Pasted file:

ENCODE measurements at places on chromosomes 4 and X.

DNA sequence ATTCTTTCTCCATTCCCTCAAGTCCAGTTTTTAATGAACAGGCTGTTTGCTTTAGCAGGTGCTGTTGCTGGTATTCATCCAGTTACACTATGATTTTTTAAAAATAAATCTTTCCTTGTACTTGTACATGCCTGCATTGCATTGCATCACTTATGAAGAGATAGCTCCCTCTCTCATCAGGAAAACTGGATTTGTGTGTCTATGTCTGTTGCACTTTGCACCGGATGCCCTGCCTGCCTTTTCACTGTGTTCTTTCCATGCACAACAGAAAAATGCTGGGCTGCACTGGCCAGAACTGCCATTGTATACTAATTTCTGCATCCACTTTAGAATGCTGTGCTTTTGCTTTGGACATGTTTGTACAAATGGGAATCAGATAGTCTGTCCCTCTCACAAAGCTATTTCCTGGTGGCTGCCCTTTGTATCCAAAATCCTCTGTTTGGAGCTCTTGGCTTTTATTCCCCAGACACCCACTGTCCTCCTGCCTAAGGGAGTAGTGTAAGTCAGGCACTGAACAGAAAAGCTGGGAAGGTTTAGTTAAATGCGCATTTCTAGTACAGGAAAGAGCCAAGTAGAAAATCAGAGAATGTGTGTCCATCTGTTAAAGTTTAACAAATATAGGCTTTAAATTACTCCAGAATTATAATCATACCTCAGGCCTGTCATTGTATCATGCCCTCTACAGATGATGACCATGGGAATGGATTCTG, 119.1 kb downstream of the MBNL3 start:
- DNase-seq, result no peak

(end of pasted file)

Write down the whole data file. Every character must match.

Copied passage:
ENCODE measurements at places on chromosomes 4 and X.

DNA sequence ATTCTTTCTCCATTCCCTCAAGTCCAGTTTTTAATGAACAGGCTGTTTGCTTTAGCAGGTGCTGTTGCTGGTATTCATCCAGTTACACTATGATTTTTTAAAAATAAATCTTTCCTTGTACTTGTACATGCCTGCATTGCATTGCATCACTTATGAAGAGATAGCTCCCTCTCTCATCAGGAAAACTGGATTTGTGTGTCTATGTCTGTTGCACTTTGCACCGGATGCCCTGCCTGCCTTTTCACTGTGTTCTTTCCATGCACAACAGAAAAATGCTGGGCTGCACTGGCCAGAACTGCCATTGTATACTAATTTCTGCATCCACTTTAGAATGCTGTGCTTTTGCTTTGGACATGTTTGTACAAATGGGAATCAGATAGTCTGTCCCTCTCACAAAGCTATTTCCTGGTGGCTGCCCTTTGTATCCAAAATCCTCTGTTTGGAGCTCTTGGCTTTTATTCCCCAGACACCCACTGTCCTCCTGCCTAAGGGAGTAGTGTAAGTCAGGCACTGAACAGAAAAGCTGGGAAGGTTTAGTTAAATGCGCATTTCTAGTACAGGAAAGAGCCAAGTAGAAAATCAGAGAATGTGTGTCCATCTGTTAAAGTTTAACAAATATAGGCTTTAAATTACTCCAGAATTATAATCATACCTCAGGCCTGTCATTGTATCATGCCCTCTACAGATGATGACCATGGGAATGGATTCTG, 119.1 kb downstream of the MBNL3 start:
- DNase-seq, result no peak